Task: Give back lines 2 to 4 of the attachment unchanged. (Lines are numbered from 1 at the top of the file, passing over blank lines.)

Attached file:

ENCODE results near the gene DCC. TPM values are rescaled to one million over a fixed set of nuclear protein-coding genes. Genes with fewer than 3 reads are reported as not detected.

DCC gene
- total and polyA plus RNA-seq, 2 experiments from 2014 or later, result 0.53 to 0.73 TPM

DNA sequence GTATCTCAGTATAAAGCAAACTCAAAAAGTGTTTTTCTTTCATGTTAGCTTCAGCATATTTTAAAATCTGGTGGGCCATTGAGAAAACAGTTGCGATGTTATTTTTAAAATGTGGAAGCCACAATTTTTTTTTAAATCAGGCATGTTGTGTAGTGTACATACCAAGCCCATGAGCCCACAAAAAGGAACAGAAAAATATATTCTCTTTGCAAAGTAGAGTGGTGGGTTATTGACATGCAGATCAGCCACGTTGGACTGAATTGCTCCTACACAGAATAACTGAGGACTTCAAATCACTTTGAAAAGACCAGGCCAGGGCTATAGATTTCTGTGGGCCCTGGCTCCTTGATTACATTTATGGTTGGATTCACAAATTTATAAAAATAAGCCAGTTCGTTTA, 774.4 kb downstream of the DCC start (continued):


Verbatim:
DCC gene
- total and polyA plus RNA-seq, 2 experiments from 2014 or later, result 0.53 to 0.73 TPM

DNA sequence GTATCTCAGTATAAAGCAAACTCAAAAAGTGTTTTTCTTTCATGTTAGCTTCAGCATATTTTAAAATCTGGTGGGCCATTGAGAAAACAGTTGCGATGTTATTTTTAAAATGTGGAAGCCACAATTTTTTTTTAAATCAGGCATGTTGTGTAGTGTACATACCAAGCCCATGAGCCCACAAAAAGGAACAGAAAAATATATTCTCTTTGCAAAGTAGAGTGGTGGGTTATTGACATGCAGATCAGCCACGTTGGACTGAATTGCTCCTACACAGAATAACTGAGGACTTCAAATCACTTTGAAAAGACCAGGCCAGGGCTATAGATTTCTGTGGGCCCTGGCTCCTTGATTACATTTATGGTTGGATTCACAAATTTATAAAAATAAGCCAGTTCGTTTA, 774.4 kb downstream of the DCC start (continued):